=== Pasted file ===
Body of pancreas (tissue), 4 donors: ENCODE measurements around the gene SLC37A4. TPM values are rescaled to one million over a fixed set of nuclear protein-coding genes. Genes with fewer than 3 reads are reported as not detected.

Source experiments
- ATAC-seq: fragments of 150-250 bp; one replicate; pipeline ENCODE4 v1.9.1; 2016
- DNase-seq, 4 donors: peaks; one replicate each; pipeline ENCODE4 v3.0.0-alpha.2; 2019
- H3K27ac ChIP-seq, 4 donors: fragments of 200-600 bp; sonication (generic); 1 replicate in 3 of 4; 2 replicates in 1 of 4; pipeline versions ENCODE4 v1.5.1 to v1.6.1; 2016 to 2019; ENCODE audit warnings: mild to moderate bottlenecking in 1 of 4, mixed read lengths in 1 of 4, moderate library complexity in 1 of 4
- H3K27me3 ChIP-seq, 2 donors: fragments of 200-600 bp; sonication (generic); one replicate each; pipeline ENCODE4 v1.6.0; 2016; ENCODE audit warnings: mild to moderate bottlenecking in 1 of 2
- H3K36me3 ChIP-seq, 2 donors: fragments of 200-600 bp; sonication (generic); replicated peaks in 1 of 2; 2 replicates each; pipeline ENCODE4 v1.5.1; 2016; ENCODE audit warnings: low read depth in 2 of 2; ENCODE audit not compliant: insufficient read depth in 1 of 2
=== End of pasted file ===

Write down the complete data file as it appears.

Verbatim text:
Body of pancreas (tissue), 4 donors: ENCODE measurements around the gene SLC37A4. TPM values are rescaled to one million over a fixed set of nuclear protein-coding genes. Genes with fewer than 3 reads are reported as not detected.

Source experiments
- ATAC-seq: fragments of 150-250 bp; one replicate; pipeline ENCODE4 v1.9.1; 2016
- DNase-seq, 4 donors: peaks; one replicate each; pipeline ENCODE4 v3.0.0-alpha.2; 2019
- H3K27ac ChIP-seq, 4 donors: fragments of 200-600 bp; sonication (generic); 1 replicate in 3 of 4; 2 replicates in 1 of 4; pipeline versions ENCODE4 v1.5.1 to v1.6.1; 2016 to 2019; ENCODE audit warnings: mild to moderate bottlenecking in 1 of 4, mixed read lengths in 1 of 4, moderate library complexity in 1 of 4
- H3K27me3 ChIP-seq, 2 donors: fragments of 200-600 bp; sonication (generic); one replicate each; pipeline ENCODE4 v1.6.0; 2016; ENCODE audit warnings: mild to moderate bottlenecking in 1 of 2
- H3K36me3 ChIP-seq, 2 donors: fragments of 200-600 bp; sonication (generic); replicated peaks in 1 of 2; 2 replicates each; pipeline ENCODE4 v1.5.1; 2016; ENCODE audit warnings: low read depth in 2 of 2; ENCODE audit not compliant: insufficient read depth in 1 of 2